To be honest with topics such as this there are so many variables its impossible to say 1 particular headphones is inherently this or that - Also It depends on so many things - Was it you that mentioned? . . .You have the Original mics used, the studio, the engineer, the mix engineer, the mastering engineer - whether the recording is a hirez Vinyl rip / SACD etc etc + the DAC chip on your chosen device and of course how you listen - Not many people have a capacity in this day and age to really take the time to sit down and concentrate / listen  (present company excluded :)

i think if you work with sound you do tend to listen in a different way

As far as the term Audiophile goes, again we all have our own understandings im sure.

For me it means that it sounds like it would if I was standing in the room with the musicians themselves and also that each instrument sounds exactly as it should and that its individual qualities shine in the recording. For example in a song with a lot going on you can still hear the wood of the drum stick hit the cymbal & then the cymbal sounds ...like a cymbal and you hear from the first hit the note and its slow fade to silence.

The difficulty I find with talking about such topics is that if someone has not shared your expereince they tend to assume or believe that you are wrong. understandable but a tad frustrating at times.

Its taken me quite a long time to learn how to listen and to deeply appreciate what a well recorded / mixed / mastered album actually sounds like! I worked in the wine trade many years ago and in a very similar way it took me along time to understand why a 1970 Petrus Bordeaux is SO good - The more i work with audio the more I feel I have to learn - there is so much to learn about audio itself - when you start looking into how different aspects of sounds effect the mind then its just mind blowing :)   

So anyway, i think its a little unfair to say too much about specific headphones because it depends on so many different things. If someone loves the sound of the AKG 550's and feels them to be Audiophile quality then I should really just rejoice in the fact that are happy with them and are enjoying their music!!

post #1237 of 1734
Quote:
Originally Posted by SDBiotek View Post

Thanks for the clarification, Jon. Moving on...as an audio engineer, how would you say the K550 stacks up against some of the more expensive headphones you have used? If you could post an example or two that would be helpful.

 

I wouldn't use the 550's in the studio...not for work purposes. They don't have any useful specific characteristics...but as a I say I do like them a lot :)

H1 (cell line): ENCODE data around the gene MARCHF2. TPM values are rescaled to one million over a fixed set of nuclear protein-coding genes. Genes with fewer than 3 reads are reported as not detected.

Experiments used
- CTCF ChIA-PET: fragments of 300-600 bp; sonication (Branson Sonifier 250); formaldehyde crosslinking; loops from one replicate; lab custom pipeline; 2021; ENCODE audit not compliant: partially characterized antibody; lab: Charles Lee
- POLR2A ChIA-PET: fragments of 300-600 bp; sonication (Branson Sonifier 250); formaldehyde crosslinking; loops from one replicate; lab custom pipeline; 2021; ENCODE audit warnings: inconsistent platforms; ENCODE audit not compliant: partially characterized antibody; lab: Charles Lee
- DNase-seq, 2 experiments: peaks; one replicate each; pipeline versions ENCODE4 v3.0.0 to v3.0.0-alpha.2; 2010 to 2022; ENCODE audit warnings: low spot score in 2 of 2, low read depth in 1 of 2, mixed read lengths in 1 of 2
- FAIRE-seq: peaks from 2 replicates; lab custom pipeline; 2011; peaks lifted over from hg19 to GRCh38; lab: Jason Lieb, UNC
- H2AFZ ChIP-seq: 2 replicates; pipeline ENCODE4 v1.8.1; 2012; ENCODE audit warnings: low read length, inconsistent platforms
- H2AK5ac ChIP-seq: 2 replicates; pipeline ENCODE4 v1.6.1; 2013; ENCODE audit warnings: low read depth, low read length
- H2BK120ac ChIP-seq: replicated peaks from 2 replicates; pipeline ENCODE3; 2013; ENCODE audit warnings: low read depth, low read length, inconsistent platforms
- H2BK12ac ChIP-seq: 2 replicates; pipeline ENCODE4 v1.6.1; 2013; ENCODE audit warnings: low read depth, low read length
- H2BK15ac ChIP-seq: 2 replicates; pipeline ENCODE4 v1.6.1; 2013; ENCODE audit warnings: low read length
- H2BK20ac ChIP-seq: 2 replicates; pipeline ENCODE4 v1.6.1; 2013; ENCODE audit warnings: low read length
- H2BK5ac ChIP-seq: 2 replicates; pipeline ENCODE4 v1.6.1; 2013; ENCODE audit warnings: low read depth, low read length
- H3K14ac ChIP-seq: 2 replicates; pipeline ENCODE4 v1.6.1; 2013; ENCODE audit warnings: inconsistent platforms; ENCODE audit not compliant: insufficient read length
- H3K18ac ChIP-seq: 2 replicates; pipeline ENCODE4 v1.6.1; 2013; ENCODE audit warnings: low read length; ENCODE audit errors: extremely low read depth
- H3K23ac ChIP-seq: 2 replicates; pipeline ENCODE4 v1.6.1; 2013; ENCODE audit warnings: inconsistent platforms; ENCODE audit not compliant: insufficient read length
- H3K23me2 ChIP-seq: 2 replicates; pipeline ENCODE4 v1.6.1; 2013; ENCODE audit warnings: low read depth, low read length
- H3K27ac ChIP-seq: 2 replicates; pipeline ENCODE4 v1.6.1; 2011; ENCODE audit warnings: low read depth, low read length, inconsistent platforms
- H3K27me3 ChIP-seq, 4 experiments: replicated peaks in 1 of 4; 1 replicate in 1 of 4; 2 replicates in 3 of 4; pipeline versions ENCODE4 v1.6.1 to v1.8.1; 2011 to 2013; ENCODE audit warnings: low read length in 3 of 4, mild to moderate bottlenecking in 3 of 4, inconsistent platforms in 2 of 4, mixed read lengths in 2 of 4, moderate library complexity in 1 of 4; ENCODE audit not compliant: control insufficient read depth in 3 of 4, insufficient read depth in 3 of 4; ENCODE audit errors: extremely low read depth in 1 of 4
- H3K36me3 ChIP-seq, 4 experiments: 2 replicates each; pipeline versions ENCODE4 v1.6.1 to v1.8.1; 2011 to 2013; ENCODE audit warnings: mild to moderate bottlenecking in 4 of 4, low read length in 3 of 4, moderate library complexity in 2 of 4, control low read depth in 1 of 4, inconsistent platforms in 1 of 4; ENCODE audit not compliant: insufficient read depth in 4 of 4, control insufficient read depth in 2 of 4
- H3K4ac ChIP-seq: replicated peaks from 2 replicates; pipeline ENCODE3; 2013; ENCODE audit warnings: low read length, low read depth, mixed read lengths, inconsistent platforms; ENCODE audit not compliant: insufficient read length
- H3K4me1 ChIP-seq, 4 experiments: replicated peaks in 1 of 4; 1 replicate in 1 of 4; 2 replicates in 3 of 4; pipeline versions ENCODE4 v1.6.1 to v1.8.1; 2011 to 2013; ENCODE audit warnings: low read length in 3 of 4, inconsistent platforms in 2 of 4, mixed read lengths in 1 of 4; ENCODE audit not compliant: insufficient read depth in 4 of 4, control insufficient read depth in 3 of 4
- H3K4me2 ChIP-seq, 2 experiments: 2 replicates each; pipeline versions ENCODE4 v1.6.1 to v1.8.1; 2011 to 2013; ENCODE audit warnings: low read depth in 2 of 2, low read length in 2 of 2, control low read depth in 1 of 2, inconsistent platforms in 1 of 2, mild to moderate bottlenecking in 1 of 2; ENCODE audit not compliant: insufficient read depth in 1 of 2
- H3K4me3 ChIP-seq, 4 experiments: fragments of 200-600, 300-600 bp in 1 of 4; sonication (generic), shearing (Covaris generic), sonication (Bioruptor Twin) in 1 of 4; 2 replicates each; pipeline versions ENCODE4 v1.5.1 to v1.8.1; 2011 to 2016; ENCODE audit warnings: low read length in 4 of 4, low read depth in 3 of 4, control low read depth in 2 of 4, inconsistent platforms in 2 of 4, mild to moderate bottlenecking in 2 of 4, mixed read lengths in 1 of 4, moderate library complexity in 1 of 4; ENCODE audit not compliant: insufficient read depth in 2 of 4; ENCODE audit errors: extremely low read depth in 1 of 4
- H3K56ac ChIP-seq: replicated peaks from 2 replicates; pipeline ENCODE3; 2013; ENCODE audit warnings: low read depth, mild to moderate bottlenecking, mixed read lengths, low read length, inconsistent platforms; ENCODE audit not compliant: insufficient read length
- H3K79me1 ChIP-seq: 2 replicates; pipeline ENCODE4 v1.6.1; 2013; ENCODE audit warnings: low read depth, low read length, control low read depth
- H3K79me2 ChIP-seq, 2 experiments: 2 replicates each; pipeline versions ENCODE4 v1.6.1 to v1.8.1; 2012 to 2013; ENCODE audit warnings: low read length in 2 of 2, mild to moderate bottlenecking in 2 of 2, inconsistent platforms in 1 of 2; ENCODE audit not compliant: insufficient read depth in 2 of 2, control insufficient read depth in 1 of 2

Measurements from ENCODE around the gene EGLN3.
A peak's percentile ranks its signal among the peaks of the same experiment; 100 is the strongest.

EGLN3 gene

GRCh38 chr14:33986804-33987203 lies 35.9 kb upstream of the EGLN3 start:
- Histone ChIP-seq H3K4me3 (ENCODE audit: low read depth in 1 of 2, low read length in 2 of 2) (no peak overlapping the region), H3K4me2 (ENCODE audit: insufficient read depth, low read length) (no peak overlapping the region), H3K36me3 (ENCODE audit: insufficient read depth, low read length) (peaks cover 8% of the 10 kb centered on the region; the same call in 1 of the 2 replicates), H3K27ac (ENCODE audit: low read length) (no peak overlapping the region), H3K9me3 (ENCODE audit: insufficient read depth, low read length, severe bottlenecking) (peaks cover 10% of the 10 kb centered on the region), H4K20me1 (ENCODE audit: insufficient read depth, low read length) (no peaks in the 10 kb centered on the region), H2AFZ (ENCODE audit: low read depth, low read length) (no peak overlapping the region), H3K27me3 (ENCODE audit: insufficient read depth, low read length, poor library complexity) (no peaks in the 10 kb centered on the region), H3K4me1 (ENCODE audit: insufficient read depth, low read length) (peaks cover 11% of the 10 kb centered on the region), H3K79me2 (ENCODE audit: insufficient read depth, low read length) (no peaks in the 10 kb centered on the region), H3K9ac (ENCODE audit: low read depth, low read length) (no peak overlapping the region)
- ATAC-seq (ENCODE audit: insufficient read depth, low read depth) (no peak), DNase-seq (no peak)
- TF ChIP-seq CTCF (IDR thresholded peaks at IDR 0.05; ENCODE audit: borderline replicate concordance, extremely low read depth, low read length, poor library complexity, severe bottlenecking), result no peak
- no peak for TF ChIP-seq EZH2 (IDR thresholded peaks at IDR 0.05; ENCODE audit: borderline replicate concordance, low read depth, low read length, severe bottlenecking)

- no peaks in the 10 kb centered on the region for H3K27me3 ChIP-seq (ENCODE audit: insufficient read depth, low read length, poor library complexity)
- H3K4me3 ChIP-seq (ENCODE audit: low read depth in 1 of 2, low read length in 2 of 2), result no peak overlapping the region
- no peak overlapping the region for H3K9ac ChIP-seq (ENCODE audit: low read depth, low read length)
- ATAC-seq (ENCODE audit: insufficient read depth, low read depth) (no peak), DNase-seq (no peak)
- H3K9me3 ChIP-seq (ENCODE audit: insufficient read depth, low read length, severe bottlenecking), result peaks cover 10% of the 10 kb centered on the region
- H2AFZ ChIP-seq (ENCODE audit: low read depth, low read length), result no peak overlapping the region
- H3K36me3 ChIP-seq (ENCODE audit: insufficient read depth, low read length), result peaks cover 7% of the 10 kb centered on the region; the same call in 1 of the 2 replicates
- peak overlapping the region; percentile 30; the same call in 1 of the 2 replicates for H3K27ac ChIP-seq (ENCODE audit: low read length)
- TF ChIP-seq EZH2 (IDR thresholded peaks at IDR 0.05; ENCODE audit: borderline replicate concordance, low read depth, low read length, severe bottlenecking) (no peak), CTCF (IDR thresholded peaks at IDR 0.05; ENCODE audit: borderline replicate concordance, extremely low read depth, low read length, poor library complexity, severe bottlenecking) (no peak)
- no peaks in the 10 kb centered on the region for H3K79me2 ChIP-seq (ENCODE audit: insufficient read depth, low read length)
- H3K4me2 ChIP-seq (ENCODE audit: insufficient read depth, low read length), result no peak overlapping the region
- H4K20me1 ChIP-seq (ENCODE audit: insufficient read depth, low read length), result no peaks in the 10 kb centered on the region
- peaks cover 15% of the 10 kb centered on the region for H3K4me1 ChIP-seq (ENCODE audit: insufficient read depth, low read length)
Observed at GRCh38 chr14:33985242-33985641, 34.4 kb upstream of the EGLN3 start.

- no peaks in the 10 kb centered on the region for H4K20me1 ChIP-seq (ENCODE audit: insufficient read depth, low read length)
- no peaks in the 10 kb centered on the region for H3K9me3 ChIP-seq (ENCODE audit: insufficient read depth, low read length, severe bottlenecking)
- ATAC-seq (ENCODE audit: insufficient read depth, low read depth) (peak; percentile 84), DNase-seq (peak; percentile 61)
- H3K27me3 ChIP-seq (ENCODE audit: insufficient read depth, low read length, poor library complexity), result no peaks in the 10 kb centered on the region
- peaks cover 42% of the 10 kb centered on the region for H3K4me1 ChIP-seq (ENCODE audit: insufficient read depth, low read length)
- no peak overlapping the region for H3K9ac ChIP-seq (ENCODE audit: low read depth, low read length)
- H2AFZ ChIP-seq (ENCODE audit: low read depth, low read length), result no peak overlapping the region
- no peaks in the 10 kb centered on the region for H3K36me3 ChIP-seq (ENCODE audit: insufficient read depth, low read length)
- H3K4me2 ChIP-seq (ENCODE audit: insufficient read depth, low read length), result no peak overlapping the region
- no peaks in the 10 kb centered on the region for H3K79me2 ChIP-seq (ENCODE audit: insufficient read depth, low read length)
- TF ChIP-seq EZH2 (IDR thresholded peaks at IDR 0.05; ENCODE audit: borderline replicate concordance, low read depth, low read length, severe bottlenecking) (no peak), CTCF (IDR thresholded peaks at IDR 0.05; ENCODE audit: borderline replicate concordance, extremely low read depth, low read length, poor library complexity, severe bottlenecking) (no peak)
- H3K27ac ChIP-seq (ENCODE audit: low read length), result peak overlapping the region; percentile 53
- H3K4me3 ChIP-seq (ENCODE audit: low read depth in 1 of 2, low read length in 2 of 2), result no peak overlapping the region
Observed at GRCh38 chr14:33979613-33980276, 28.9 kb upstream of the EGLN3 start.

I work mostly with voice - recording, mixing & mastering. At each stage I use different headphones. During the Recording stage I use ath m40fs because they have a fairly good flat frequency response & they are quite comfy!. For mixing I find Grado in general to be very good because they can be quite brutal at revealing flaws especially the very quiet background sounds which other headphones aren't accurate enough to pick up. Some of the cheaper phones can be ok for this stage such as the HifiMan RE400!

Mastering is usually done on speakers but I have an old pair of freebee earbuds from an old panasonic MiniDisc player that I have had perfect results from ?!

i have a good audio engineer friend in London who mixs and masters on a horrible pair of speakers [i cant remember right now the make] with the philosophy that if the music sounds good on 'those' speakers then it will sound stunning on higher end gear :) 

It works.

So yeah, I use the various characteristics of different headphones for specific purposes - Unlike with my music listening Im not a snob at all when it comes to working in the studio.

Apologies to take up so much of this space with my own opinions but it is nice to talk with you and get your own ideas and thoughts :)


Edited by jon parker - 3/2/14 at 8:48am
post #1238 of 1734
Quote:
Originally Posted by bassboysam View Post

To me audiophile is a person not the gear. An audiophile is someone that can hear differences in gear and cares enough about their listening experience to pay a premium for based on those differences.

Spot on - I agree 100% Thanks for such a succinct definition

post #1239 of 1734
Quote:
Originally Posted by cel4145 View Post


"True to the source" with headphones or speakers is really a state of perfection that one can never reach. Besides, when it comes to headphones, most people couldn't tell if it was an accurate reproduction or not unless they are musicians with the ability to pick out perfect pitch, or experienced audio engineers. And to me it's a meaningless phrase anyway. The "source" is the music when it was played not the recording. The recording has been mixed and mastered--filtered by a human being. It's a facsimile, like a painting or photograph.